At 525 lbs. the Polaris Pro RMK was the lightest, followed by the Ski-Doo Summit X and M800 both at 575 lbs. and the Nytro MTX Turbo at 645 lbs.
The snow on our first test day had been fairly hard, windblown and tracked up, so we really needed to find some fresh snow to test these machines’ climbing abilities. We headed to one of our favorite honey holes and put some of the first tracks into the area, getting in there was a a challenge as there wasn’t quite enough snow to cover all the bushy undergrowth.
After several stucks we finally made it to the riding area and into much improved deep snow conditions. We found a wide-open hill with a good long incline and set the AIM GPS timer to record a 1/8-mile test. Starting from flat we ran each sled on a parallel fresh line straight up the hill.
The turbo-equipped 162 Yamaha shined in this test and recorded the quickest time of just 13.98 seconds, followed by the Pro RMK at 14.81 seconds, the M800 at 15.17 and Summit X at 16.04.
Digging deep into the data we could see how the machines achieved their times, at the start of each run we would mash the throttle causing the sled to start digging into a hole and then accelerate out. The 60-foot times basically showed how quickly the machines could get out of a trench and back atop the snow. The lightweight Pro-RMK and deep-lugged M 800 were the quickest off the start, but by 330 feet the Nytro was on full boost and stretched out a lead it maintained until the end of the 1/8-mile test.
Surprisingly the Ski-Doo finished last despite having the highest surface area (16-x154-inch) track of the 800s and a powerful engine, the Ski-Doo seemed to trench a bit more and lift the skis more, likely hurting its hillclimb performance. All four sleds were separated by a mere 2.06 seconds and the 2-stroke 800s separated by just 1.23 seconds, showing how evenly matched these sleds really are.
It’s a wrap!
Taking a win in the handling course average, a win on the scales, second in the hillclimb and the average win among our testers’ opinions, the Polaris Pro RMK once again lived up to its name of Rocky Mountain King.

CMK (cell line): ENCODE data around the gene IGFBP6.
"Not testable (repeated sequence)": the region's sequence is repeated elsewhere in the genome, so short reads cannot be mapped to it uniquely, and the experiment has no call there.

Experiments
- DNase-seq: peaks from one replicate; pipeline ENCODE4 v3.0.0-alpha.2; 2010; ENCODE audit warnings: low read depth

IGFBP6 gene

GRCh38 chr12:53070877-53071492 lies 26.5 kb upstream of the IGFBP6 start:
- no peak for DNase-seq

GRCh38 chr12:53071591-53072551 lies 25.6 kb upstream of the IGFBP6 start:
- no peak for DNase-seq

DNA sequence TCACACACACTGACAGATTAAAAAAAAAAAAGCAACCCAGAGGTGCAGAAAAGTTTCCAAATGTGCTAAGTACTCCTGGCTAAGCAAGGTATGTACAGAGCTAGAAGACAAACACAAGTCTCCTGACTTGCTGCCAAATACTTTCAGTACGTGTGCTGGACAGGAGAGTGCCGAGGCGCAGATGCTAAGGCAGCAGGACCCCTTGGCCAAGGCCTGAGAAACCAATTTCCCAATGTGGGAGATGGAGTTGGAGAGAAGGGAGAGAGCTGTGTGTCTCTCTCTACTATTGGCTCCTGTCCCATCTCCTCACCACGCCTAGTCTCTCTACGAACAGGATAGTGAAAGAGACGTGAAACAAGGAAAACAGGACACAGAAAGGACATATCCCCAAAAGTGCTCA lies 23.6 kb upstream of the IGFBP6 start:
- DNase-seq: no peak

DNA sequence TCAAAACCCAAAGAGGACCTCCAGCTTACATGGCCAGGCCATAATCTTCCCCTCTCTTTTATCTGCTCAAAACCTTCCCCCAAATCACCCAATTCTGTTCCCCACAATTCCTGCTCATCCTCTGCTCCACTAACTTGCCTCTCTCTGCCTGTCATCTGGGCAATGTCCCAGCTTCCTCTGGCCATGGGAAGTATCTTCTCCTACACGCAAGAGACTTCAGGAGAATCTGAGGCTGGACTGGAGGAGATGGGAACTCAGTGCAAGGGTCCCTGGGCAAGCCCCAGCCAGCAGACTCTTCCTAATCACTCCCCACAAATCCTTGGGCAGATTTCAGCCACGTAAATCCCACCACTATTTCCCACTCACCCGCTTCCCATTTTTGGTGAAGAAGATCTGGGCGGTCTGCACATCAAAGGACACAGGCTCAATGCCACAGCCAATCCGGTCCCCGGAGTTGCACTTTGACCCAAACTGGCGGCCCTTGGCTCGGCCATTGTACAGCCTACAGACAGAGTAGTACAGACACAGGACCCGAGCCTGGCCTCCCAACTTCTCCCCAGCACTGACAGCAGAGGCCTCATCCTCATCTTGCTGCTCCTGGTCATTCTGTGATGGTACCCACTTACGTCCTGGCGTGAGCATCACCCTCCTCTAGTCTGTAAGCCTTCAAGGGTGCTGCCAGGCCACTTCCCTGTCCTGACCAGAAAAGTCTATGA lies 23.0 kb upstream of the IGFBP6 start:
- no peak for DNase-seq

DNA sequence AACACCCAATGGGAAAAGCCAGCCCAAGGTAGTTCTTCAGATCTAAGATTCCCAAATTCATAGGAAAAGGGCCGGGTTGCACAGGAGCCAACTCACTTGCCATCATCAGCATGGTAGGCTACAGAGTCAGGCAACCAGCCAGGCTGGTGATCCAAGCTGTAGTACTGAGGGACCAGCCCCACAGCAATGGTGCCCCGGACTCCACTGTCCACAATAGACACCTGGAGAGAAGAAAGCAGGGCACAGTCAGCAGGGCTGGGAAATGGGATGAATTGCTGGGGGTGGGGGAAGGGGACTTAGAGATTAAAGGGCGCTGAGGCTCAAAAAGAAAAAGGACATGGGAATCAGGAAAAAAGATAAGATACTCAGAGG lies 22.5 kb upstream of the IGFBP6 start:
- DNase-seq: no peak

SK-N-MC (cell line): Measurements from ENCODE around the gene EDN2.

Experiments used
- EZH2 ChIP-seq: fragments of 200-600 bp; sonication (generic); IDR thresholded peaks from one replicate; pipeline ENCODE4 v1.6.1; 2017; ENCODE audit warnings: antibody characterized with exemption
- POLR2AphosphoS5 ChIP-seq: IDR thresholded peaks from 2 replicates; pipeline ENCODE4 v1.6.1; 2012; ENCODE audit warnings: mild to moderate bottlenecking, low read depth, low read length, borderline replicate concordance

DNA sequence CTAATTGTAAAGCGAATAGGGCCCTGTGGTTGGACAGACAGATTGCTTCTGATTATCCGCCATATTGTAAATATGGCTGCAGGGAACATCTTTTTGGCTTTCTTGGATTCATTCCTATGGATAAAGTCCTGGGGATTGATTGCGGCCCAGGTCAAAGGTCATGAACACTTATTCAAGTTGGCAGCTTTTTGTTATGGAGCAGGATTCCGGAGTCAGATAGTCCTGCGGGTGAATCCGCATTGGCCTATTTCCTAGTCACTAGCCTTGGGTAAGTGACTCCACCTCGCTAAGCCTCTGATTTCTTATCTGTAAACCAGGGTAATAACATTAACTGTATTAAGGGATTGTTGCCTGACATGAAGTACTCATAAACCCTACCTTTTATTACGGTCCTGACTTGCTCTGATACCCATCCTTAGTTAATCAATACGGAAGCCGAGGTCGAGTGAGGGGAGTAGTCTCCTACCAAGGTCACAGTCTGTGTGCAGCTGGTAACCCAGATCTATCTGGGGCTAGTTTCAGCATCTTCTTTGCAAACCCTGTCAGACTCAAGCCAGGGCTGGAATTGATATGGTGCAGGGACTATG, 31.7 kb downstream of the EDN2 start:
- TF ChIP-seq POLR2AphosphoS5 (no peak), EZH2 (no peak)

The other two 800s from Ski-Doo and Arctic Cat were close in every test and tied overall when the scores were averaged. The Yamaha laid down a really fast time on the straight hillclimb, but in the other tests its weight hindered performance slightly. The machines are so close on performance that differences can become almost negligible in comparison to rider ability, as was proven in our hillclimb test.
Rider skill is the biggest variable to how high up the mountain or deep into the trees a sled goes. These machines can make it through incredibly steep, deep and complex terrain, the question is, can the rider make the sled perform?
We had a great group of sleds this year that all performed really well. They are so close that it really comes down to what each rider personally prefers and having confidence in the machine to know how it is going to react in different situations. My favorite is the Ski-Doo Summit XM because of how responsive the chassis is to rider inputs and its a fun engine. Second would be the Pro-RMK. It’s a great machine, but I’m not overly stoked on its build quality. Manufacturing issues have plagued the 2013 Pros and it’s extremely frustrating how the belt gets wet on left hand sidehills. The Cat is much improved this season and the new deep-lug track with the trusty 800 engine is a solid combination, plus it’s cool to see Cat working the bugs out of this new chassis and putting it back in contention. As for the Nytro, yes it’s heavy and more work to ride, but cracking the throttle wide-open on the supercharged Yamaha sure is a blast. The sled is really fast and in the right terrain and group of riders it too can be a fun ride.